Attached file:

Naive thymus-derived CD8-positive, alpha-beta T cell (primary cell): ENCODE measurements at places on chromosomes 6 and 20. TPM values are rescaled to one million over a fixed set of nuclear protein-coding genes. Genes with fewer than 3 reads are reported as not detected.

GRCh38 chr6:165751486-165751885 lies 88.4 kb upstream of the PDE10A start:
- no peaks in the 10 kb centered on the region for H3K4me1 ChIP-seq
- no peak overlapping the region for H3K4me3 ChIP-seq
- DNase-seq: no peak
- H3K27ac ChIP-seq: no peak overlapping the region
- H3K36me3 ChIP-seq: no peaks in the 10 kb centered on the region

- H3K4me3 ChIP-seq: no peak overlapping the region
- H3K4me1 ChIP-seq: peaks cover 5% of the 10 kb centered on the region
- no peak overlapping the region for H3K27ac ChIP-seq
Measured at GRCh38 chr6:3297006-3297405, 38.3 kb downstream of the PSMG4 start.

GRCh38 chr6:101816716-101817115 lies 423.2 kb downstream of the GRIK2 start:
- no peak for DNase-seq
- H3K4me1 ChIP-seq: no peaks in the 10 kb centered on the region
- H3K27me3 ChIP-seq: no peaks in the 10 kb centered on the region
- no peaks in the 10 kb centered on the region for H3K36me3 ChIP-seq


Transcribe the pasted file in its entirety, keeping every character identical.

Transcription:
Naive thymus-derived CD8-positive, alpha-beta T cell (primary cell): ENCODE measurements at places on chromosomes 6 and 20. TPM values are rescaled to one million over a fixed set of nuclear protein-coding genes. Genes with fewer than 3 reads are reported as not detected.

GRCh38 chr6:165751486-165751885 lies 88.4 kb upstream of the PDE10A start:
- no peaks in the 10 kb centered on the region for H3K4me1 ChIP-seq
- no peak overlapping the region for H3K4me3 ChIP-seq
- DNase-seq: no peak
- H3K27ac ChIP-seq: no peak overlapping the region
- H3K36me3 ChIP-seq: no peaks in the 10 kb centered on the region

- H3K4me3 ChIP-seq: no peak overlapping the region
- H3K4me1 ChIP-seq: peaks cover 5% of the 10 kb centered on the region
- no peak overlapping the region for H3K27ac ChIP-seq
Measured at GRCh38 chr6:3297006-3297405, 38.3 kb downstream of the PSMG4 start.

GRCh38 chr6:101816716-101817115 lies 423.2 kb downstream of the GRIK2 start:
- no peak for DNase-seq
- H3K4me1 ChIP-seq: no peaks in the 10 kb centered on the region
- H3K27me3 ChIP-seq: no peaks in the 10 kb centered on the region
- no peaks in the 10 kb centered on the region for H3K36me3 ChIP-seq